EMIRATES TEAM NEW ZEALAND AC40 IN TESTING CONFIGURATION SUFFERS DAMAGE DURING SAILING
Emirates Team New Zealand have suffered damage to the bow of their AC40 today after an early start testing on Auckland’s Hauraki Gulf in some top end conditions.
In recent weeks the Emirates Team New Zealand AC40 has been taken out of its one design configuration and testing stepped up in its development and data collection towards the design of its AC75.
The team were testing under manual flight control to the north of Waiheke Island in around 15-20 knots of windspeed and large waves. While sailing downwind at over 40 knots of boat speed, the crew onboard lost control of the ride height which caused the rudder and elevator to come out of the water. This resulted in a high-speed uncontrolled gybe and simultaneous deep nosedive followed by a capsize.
The resulting impact of the water pressure collapsed the foredeck at the bow of the AC40. Significantly the watertight bulkhead aft of where the damage occurred maintained its structural integrity, successfully serving the purpose of controlling water ingress so the boat could be righted and towed back to base.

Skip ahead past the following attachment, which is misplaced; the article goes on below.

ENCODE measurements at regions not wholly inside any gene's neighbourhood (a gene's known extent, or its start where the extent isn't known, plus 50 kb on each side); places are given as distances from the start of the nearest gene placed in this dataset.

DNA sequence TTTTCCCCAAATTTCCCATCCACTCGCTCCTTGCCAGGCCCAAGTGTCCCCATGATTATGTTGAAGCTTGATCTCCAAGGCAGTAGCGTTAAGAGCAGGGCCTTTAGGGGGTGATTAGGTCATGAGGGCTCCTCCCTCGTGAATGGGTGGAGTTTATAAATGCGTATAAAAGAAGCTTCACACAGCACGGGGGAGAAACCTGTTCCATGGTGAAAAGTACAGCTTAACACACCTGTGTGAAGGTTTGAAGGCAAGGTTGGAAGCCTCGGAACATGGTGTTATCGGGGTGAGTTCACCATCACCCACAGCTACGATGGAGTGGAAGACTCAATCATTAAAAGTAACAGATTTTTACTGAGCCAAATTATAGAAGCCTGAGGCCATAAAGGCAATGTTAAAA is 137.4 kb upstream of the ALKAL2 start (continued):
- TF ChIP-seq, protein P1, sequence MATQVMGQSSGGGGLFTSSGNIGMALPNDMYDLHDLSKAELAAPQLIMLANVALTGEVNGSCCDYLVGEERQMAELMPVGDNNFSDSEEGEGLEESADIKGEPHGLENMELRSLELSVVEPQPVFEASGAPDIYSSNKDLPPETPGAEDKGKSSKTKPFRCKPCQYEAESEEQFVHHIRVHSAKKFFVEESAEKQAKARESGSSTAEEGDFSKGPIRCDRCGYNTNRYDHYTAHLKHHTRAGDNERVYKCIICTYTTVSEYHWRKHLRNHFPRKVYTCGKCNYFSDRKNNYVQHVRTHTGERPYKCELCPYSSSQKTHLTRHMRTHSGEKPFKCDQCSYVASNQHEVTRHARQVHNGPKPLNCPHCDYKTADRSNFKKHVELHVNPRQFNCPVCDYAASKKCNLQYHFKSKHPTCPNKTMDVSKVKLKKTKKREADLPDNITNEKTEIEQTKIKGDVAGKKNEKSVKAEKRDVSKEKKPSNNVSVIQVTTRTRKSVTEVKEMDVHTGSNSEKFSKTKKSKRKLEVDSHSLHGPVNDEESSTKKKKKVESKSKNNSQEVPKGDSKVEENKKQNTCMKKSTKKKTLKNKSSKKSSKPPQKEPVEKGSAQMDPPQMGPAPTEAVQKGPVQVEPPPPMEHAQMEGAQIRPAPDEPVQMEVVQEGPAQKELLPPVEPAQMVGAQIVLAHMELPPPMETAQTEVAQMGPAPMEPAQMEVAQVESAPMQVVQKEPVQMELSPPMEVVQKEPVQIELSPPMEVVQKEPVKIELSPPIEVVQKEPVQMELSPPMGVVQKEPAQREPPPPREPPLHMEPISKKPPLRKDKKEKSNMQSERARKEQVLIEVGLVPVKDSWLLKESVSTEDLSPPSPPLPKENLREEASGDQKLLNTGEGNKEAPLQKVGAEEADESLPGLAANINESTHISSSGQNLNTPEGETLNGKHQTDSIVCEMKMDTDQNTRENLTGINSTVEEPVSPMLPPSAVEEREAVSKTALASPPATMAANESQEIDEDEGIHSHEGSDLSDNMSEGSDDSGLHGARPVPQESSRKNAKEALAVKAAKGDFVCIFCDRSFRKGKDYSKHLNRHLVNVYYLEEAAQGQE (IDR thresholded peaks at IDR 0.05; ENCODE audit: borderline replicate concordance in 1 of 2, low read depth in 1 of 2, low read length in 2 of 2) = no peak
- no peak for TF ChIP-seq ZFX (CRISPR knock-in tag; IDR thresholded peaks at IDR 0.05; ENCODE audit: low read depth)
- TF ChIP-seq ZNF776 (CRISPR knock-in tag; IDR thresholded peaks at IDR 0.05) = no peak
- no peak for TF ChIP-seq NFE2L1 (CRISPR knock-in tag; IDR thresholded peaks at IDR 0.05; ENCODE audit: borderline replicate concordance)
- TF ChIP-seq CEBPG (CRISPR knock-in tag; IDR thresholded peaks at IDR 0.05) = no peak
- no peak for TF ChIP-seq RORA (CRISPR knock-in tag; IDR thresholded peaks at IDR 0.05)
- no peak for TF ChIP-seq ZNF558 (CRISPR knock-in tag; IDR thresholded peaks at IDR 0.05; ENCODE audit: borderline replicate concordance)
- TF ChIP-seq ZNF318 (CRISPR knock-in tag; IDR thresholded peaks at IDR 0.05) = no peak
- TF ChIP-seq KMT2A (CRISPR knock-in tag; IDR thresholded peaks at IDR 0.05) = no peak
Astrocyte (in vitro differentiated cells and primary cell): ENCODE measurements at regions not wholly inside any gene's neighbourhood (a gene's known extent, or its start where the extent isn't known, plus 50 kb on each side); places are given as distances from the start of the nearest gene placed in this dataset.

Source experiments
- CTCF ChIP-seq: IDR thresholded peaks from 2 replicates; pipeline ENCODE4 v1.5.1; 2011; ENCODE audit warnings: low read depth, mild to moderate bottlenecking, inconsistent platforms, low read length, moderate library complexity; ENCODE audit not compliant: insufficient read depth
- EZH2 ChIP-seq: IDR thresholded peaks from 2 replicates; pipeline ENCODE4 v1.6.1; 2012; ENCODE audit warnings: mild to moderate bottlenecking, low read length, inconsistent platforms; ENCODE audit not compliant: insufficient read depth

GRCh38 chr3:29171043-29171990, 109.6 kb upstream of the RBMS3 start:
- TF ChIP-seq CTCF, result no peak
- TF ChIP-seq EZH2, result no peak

Within moments of the incident, the team on the water and design and build team back at the base were well into a program to assess the damage and repair timeline but also importantly understand the precise loads on the structures in the incident and lessons that can be learned and implemented going forward.
Emirates Team New Zealand CEO Grant Dalton said, “It appears that when the boat nose-dived, which was the best we have done, the high water pressure and side load collapsed the forward section of the deck causing the resulting bow damage. The designers are analysing the load cases of the incident and although it might be too soon to tell, it is likely that we will have some retrofit structure necessary to our boat and throughout the AC40’s fleet. But we will understand this further in the coming days.
The AC40 was towed back to base on its foils after the incident and is back in the shed being assessed for the repair job ahead.